Ritratti di Maria Rosaria Coluccia.
E mentre, oggi, Ichimame festeggia il suo primo giorno da geisha io celebro l’uscita del mio romanzo, Diario di una maiko, presentando la mostra Miyabi no Mai e le mie “Lezioni sull’Arte della Geisha” da ZouZou. La coincidenza dei due eventi sarà, per me, fonte di buon auspicio! Non ho dubbi in proposito.
Flip-flops and changes
Like a marionette.
There’s someone in the shadows
Pulling your strings.
Patto – kawarishi
Omae no kokoro
Kage de ito hiku
Hito ga aru
…Sto leggendo questo delizioso saggio di Liza Dalby e mi ha talmente affascinato da spingermi a proprorle di curarne la traduzione italiana, per una nuova edizione riveduta e ampliata.
Il suo sì mi ha stupito e reso felice, allo stesso tempo. Dunque mi metto subito al lavoro!
Grazie, cara Liza, sarà un onore collaborare con te.
Il tuo cuore
Ondeggia e muta
come una marionetta.
tira i tuoi fili.
Taneju, 18, From Kyoto, Japan
“I’ve been a maiko or trainee geisha for three years now. None of my family were geisha, and until I was 15 I was an ordinary schoolgirl. Then one day I saw a documentary about maiko and I knew that was what I wanted to be.
I spend my days learning arts, such as Japanese traditional dance and the tea ceremony. I also attend party’s at night where I entertain men and women. My make-up takes over an hour to apply. It was hard to learn at first but after three years I can almost do it in my sleep.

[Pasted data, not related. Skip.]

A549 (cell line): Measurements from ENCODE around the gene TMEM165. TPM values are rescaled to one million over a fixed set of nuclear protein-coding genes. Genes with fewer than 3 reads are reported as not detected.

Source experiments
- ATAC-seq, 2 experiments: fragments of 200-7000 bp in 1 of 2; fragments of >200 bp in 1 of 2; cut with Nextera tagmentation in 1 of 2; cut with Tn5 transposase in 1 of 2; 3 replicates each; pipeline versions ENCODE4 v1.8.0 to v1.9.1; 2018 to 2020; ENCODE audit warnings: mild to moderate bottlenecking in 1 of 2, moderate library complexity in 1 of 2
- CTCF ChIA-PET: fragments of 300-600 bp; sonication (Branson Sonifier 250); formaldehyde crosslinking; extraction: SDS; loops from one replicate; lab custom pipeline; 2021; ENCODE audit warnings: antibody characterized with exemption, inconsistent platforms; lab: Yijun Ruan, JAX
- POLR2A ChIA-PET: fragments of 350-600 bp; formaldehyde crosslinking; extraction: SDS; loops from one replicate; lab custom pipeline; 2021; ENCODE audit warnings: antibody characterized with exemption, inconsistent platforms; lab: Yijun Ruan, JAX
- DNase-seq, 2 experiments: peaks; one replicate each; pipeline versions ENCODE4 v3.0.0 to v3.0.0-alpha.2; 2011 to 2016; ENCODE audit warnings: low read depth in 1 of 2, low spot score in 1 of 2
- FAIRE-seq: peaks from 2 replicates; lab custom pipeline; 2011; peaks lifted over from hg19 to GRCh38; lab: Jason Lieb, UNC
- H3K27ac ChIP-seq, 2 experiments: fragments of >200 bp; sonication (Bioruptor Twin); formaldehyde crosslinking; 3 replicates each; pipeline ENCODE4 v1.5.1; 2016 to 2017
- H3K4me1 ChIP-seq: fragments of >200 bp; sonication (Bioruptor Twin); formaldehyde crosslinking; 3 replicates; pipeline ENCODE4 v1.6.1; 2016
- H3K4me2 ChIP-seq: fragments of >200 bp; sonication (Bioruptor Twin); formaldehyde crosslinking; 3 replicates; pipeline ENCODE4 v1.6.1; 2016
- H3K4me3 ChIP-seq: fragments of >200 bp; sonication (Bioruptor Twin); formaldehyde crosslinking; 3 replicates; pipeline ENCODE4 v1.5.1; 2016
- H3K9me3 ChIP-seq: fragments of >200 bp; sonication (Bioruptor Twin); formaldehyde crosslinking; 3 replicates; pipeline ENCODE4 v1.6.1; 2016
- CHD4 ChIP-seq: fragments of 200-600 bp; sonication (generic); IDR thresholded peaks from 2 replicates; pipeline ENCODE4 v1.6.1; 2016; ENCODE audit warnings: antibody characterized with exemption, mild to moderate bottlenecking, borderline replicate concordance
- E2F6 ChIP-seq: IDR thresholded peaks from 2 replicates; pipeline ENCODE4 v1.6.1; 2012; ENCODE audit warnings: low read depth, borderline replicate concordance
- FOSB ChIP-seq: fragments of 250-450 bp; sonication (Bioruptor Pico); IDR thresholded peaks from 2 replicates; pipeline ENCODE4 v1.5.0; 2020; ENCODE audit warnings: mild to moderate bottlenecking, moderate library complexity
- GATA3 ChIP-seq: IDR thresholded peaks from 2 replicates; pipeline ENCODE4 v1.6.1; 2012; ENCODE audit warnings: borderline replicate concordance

I wear different kimono for every occasion and a complete outfit including jewelry which costs over € 15,000. But the price can be much higher. Wearing a kimono takes a long time to get used to, they are incredibly heavy. And because of the way they are tied it’s hard to move easily. They are so valuable that I worry about damaging them, or even getting them wrinkled. In my bag I always carry a fan for dancing, make-up and powder (they all come from a company called Chidoriya) But I’m not allowed to have a mobile.
I have to go to a special geisha hairdresser all the time: with my hairstyle I can’t sleep on a regular pillow. In the beginning my mother showed me how to sleep on my chin, I couldn’t move my head to the side! If I did it would be straight back to the hairdresser! But now I sleep on a wooden neck platform, although I only sleep more then six hours a night because of my work.
On my days off I’ll go shopping with my geisha mother and litter sister — they are just as much as my family as my real one. I can never wear just normal clothes: it’d look so strange because my hairstyle lets everyone know I’m a maiko.
I go back and see my old friends when I can, and at first we’re all excited to see each other, but we’re so different. They’re in their third year of high school and looking to their future.
But mine is already decided, it was my dream to become a geisha!”